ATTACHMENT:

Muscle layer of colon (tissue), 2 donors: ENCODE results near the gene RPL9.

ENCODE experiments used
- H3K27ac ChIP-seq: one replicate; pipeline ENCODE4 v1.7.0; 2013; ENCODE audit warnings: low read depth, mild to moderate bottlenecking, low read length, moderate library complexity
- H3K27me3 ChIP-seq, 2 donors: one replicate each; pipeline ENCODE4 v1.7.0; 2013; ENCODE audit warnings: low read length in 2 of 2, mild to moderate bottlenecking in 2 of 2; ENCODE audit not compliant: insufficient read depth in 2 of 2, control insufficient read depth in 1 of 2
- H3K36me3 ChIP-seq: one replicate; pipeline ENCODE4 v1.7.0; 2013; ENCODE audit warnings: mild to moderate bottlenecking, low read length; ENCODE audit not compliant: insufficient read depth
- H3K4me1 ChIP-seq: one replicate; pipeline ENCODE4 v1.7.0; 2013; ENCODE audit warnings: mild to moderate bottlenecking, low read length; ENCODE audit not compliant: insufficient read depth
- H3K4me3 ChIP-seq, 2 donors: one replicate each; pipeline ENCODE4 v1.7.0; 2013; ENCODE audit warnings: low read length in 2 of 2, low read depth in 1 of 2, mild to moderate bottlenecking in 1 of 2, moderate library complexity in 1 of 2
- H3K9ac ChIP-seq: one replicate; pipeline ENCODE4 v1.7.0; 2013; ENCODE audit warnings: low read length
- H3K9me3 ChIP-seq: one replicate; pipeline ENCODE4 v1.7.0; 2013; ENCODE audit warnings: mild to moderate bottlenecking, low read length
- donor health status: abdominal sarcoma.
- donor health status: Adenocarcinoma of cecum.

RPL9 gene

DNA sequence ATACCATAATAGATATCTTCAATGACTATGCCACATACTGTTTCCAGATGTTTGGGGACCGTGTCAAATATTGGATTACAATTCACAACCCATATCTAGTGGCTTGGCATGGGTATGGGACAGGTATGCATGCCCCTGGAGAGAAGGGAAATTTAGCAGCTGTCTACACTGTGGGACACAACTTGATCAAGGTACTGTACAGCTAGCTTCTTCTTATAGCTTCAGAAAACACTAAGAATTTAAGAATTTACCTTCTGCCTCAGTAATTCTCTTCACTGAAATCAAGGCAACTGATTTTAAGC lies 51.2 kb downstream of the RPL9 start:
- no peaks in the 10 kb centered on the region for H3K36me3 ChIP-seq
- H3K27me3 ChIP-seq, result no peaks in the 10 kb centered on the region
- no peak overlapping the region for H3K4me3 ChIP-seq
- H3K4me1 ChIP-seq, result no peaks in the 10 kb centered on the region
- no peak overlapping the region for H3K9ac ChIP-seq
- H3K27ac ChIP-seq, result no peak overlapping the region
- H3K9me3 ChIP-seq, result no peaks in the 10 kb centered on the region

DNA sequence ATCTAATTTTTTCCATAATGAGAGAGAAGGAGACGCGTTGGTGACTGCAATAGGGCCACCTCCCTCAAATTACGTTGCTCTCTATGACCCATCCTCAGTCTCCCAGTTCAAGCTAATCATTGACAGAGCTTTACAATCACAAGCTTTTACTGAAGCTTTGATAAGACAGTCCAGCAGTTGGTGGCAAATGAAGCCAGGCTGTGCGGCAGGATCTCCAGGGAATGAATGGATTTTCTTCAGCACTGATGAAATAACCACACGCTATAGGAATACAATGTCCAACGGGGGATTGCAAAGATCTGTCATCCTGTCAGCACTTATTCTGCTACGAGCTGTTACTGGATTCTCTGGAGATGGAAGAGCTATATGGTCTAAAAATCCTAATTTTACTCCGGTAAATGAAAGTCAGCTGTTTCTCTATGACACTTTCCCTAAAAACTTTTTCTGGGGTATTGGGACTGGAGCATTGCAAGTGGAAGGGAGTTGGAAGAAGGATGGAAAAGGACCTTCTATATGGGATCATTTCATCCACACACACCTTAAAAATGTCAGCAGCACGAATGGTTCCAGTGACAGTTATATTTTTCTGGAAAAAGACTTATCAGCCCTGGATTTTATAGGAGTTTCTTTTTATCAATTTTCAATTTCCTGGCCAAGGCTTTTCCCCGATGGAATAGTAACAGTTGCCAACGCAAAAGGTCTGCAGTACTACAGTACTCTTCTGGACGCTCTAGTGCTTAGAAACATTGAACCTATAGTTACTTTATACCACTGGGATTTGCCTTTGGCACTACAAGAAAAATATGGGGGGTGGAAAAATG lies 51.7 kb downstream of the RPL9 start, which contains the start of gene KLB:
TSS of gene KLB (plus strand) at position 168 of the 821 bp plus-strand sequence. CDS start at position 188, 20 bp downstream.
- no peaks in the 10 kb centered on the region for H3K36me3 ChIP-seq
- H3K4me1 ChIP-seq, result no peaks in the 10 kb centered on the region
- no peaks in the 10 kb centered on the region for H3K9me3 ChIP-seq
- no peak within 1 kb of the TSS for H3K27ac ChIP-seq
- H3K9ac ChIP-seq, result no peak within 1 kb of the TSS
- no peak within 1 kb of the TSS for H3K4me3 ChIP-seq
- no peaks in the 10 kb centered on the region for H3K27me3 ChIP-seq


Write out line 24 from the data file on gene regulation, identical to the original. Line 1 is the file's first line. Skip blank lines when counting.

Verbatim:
- H3K4me1 ChIP-seq, result no peaks in the 10 kb centered on the region